${\mathrm {Spin}}_8$ of the special orthogonal group ${\mathrm {SO}}_8$.
Inner twisted forms of this group can be viewed as the the ${\mathrm
{Spin}}$ group of some algebraic structure, namely an $8$-dimensional
quadratic form, of even, more generally, a degree $8$ algebra with
orthogonal involution. Because of triality, those degree $8$ algebras
with involution actually come by triple. Hence triality sheds a
particular light on the study of involutions in degree $8$.

The talk will describe several concrete applications of this fact.
For instance, we provide explicit examples of non isomorphic involutions
that become isomorphic after scalar extension to a generic splitting
field of the underlying algebra.

**Richard M. Weiss, **Tufts University

*Moufang Polygons*

A generalized polygon is a bipartite graph whose girth equals twice
its diameter. A generalized polygon is the same thing as a spherical

building of rank~2. Generalized polygons are too numerous to classify,
but Tits observed that the generalized polygons that occur as residues

of thick irreducible spherical buildings of rank at least~3 as well
as the generalized polygons that are the spherical buildings associated
to

absolutely simple algebraic groups of relative rank~2 all satisfy
a symmetry property he called the {\it Moufang condition}. A {\it
Moufang polygon} is a generalized polygon satisfying the Moufang
condition. Moufang polygons were subsequently classified by Tits
and myself.

The Moufang condition is expressed in terms of certain distinguished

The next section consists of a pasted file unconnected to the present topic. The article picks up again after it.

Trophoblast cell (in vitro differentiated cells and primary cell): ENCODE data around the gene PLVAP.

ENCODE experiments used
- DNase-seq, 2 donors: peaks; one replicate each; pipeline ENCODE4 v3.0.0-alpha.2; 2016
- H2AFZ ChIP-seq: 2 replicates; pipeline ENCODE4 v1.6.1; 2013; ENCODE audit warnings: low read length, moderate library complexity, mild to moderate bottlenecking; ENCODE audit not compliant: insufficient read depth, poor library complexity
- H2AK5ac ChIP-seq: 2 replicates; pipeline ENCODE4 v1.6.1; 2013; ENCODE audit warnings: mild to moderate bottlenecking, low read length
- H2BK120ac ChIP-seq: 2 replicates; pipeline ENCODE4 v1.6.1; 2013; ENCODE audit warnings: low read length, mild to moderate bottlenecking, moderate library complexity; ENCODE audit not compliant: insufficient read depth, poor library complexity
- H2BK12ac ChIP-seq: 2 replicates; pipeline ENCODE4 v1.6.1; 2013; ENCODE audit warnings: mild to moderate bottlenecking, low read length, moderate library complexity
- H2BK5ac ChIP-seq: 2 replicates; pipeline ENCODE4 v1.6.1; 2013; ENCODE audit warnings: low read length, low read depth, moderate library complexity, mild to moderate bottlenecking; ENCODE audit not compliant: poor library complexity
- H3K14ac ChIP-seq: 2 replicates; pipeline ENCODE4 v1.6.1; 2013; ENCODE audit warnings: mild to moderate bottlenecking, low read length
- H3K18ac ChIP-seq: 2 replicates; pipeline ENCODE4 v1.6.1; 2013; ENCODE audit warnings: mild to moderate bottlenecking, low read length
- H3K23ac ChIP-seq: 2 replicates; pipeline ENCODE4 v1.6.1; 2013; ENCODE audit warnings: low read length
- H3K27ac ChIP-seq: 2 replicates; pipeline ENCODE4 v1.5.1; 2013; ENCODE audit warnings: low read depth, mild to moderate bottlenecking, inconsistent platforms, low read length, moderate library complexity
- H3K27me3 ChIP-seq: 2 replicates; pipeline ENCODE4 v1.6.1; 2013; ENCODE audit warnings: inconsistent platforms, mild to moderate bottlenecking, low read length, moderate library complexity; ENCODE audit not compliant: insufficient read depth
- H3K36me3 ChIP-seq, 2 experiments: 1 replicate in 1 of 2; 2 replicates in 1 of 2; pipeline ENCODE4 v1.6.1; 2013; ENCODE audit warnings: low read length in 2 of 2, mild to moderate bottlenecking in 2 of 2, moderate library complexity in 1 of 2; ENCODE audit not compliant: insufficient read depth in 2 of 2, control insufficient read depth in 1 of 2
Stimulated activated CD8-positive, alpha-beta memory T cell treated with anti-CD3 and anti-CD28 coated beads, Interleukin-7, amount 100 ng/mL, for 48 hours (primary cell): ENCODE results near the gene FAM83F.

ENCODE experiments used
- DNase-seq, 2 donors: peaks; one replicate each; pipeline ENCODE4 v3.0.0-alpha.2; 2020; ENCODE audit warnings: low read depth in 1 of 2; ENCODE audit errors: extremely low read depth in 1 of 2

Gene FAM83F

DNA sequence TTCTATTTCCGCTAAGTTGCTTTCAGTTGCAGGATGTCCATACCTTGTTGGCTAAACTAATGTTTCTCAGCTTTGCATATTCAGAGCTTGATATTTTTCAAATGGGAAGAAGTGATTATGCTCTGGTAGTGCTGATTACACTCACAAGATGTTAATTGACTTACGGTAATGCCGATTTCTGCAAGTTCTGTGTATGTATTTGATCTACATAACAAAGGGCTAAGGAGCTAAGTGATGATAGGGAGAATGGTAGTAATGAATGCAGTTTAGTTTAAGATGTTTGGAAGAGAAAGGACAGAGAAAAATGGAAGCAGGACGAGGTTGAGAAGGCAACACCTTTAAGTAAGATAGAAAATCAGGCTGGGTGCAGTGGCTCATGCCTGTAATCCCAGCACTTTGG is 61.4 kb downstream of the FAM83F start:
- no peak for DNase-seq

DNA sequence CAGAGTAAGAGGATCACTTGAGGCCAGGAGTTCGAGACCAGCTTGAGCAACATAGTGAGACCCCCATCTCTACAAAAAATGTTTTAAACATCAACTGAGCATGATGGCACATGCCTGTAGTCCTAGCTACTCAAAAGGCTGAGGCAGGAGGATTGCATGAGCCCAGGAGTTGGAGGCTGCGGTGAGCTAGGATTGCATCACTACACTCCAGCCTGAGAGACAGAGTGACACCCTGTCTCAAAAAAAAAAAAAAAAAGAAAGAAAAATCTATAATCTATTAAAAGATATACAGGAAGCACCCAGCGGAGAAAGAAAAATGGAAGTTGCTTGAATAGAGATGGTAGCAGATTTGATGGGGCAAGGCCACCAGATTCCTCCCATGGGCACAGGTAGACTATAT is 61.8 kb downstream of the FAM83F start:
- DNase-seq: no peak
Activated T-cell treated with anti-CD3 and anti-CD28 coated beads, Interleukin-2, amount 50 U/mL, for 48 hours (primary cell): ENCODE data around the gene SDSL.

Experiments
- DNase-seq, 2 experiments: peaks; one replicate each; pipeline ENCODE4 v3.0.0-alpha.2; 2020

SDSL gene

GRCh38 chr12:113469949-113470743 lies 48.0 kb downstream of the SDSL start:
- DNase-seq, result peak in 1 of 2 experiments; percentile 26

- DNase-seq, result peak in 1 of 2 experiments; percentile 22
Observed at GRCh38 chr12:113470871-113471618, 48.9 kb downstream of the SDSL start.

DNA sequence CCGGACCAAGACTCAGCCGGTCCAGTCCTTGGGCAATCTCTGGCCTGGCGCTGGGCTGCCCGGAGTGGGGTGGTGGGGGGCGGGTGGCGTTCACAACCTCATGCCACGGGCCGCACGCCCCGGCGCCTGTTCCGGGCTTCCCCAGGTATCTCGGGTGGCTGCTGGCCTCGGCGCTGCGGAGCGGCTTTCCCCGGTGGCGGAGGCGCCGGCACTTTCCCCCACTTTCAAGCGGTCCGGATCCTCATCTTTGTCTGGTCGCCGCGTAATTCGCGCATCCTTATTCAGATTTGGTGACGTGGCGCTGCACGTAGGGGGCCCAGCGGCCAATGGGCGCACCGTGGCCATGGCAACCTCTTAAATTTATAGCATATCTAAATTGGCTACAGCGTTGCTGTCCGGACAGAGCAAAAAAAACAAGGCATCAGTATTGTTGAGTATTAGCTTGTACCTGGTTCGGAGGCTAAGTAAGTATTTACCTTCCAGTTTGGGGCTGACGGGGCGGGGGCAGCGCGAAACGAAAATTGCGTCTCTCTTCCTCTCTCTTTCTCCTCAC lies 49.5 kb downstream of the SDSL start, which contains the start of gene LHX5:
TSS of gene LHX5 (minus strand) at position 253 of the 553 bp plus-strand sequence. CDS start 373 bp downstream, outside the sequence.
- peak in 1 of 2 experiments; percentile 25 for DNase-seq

subgroups of the automorphism group called {\it root groups}. A
Moufang polygon is uniquely determined by a small set of these root
groups and the commutator relations between them. The classification
of Moufang says that the root groups and these commutator relations
are, in turn, uniquely determined by certain algebraic data. Moufang
triangles (i.e. Moufang polygons of diameter~3), for example, are
classified by alternative division rings and Moufang hexagons by
quadratic Jordan division algebras of degree~3. The exceptional
Moufang polygons---those that come from rank~2 forms of the exceptional
groups---and the algebraic structures classifying them are of particular
interest; these include the Moufang triangles determined by an octonion
division algebra, all the Moufang hexagons and several families
of Moufang quadrangles.

In my first lecture I plan to introduce Moufang polygons and give
some idea of the main steps in their classification. In my second
lecture, I will

focus on on the algebraic structures that arise in the context of
the exceptional Moufang polygons. In the remaining lectures I will
introduce buildings of arbitrary rank and attempt to indicate the
central role that Moufang polygons play in Tits' classification
results for spherical and affine buildings.

**Contributed Talks**

**Hernando Bermudez, **Emory University